With the support of faith-filled parents who swallowed their fears and allowed their oldest/recent high school graduate the freedom to follow her heart. As a result I have made a commitment to this incredible mystery that calls the heart to discipleship and the discovery of the difference between the “wisdom of the world” and the “wisdom of God.” And I have never looked back!
Religious life has granted me countless blessings and provided many opportunities to deepen my spiritual life, to live and enjoy the gift of community, and to be granted ministerial assignments that touched the lives of thousands of young people and helped them to recognize their mission to make our world a better place for others. A challenge that continues to be mine as well.
Several years ago, I was at a meeting that had several different religious traditions represented. People were invited to conduct a prayer service that would help the others learn about that faith. A Catholic Deacon decided to do a foot washing service.
I can still remember the silence, the sense of holiness, and the tears gently running down the cheeks of those who had never experienced this ritual before – they saw this man slowly pore water over their feet, cup the water and use it to bathe them, softly dry their feet, and end by giving a kiss to each foot.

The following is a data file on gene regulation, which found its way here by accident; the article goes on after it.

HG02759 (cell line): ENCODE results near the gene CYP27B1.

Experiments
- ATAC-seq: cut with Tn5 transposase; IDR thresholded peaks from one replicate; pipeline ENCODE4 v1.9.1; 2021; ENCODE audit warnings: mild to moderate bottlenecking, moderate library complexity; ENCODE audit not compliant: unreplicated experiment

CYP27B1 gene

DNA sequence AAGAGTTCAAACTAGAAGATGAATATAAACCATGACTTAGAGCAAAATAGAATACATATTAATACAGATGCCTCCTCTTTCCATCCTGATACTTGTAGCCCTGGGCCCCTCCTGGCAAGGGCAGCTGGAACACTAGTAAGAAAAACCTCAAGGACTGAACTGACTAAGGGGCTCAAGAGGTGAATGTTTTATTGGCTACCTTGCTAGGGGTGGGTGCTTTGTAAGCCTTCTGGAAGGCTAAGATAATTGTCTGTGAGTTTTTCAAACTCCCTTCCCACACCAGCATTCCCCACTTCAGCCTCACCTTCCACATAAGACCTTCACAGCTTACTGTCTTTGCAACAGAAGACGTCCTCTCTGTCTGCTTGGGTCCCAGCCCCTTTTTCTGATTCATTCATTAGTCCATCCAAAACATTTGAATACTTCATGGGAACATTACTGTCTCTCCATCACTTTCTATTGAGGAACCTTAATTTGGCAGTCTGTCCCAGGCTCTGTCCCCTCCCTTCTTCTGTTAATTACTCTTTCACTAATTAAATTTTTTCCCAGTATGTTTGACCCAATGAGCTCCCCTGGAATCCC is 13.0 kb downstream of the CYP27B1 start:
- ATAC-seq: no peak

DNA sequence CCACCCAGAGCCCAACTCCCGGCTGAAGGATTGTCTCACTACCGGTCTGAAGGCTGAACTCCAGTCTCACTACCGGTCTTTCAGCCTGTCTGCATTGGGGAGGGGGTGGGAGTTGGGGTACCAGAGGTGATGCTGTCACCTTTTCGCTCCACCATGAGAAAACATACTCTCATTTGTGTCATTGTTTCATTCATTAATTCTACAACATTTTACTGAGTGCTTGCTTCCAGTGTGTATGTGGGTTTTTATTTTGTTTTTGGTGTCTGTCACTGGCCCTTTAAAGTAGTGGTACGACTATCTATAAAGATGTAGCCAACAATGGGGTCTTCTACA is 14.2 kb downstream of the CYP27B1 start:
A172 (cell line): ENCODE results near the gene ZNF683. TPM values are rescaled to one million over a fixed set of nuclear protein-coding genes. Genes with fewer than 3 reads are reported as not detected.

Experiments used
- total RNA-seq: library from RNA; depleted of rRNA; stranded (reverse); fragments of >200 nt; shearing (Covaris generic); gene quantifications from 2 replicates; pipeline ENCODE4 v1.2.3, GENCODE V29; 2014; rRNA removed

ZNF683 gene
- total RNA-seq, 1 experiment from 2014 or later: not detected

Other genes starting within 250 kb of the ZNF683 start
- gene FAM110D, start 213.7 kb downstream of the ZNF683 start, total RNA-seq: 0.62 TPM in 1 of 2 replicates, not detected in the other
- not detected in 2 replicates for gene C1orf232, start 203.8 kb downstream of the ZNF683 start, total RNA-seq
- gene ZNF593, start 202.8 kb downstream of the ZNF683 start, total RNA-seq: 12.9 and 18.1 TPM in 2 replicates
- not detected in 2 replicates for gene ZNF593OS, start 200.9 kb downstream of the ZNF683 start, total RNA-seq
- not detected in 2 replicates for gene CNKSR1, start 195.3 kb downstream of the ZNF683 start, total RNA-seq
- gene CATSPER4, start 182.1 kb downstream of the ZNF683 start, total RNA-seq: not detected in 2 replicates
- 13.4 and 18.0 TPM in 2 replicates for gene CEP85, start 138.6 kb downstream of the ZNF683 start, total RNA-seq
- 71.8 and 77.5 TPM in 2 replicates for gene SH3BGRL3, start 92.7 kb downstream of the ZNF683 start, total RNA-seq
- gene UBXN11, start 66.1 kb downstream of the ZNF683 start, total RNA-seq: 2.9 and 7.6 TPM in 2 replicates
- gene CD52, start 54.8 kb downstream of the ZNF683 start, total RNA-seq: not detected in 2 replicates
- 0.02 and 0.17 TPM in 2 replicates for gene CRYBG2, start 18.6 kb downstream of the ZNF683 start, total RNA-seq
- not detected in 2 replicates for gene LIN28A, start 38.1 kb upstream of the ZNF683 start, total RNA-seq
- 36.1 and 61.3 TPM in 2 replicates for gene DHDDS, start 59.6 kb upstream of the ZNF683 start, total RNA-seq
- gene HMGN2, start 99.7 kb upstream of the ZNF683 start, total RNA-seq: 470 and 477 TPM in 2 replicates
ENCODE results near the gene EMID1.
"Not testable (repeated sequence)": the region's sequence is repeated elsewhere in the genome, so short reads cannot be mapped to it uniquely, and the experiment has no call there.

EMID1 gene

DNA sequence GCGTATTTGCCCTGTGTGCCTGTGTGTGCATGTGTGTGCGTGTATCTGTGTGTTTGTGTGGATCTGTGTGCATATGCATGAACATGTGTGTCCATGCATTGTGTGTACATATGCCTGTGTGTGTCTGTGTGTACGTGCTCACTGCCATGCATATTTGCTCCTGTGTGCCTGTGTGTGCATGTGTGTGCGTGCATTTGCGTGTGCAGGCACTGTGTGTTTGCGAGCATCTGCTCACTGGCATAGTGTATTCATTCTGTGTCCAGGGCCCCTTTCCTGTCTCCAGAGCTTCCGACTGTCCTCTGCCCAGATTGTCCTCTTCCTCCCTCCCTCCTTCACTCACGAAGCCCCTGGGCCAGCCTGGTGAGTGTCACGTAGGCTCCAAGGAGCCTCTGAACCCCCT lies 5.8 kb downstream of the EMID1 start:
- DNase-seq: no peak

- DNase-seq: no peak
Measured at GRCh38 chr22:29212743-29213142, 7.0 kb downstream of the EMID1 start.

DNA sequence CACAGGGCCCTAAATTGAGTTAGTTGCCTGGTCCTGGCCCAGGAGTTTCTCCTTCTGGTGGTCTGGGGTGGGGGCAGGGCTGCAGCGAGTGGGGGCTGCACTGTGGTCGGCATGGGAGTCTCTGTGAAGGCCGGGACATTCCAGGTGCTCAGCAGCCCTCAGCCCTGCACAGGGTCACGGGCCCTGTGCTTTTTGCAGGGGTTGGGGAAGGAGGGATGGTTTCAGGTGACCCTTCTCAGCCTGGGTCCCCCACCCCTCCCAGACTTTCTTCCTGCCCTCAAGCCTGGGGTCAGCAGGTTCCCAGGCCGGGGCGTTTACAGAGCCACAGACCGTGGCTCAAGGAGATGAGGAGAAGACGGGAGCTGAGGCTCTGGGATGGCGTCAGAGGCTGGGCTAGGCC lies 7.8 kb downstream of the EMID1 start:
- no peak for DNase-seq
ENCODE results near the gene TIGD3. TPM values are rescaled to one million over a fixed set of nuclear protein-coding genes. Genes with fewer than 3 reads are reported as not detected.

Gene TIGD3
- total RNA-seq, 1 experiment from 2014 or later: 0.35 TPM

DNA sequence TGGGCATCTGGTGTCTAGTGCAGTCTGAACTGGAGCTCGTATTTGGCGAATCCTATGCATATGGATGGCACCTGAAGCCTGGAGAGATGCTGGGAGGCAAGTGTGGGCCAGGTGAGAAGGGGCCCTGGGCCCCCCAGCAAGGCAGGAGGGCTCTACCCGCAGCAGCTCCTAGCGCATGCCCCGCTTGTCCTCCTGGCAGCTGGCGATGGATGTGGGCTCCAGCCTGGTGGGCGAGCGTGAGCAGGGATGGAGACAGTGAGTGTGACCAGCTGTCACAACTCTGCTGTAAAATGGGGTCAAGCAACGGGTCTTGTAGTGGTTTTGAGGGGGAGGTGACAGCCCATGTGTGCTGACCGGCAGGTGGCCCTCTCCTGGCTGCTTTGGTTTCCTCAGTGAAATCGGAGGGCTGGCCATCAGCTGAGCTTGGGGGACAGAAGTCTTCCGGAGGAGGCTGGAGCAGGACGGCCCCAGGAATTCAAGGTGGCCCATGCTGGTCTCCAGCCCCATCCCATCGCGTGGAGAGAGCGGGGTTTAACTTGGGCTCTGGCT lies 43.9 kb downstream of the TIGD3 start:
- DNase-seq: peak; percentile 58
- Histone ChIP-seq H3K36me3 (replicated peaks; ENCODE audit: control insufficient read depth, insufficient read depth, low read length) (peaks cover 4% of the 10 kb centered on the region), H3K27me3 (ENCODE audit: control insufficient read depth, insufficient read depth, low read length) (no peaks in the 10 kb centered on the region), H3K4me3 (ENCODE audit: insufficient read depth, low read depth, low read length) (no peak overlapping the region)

This gesture requires trust and vulnerability on the part of the recipient and generosity and care on the part of the giver. We think of Pope Francis washing the feet of inmates. I recall a friend who used to wash feet at a homeless shelter. It is an intimate moment. It shows in a visceral way how Christ asks us to love one another – both in the giving and in the receiving.
In a way, the paths we choose, in our relationships and in our ministries, are a response to the question: “Whose feet will you wash?” What is your life’s response to this question?
There is a beautiful prayer called the “Breastplate of St. Patrick.” In honor of his feast day, I invite you to listen to a beautifully sung version of it here.
The lyrics are below. Take some time to let the words wash over you. Picture the images. When you get to the part about Christ, you might even try movement to match the words. That is a way of praying with your body.
After you have prayed, ponder by what power you arise. “I arise today through…”
I arise today through the strength of heaven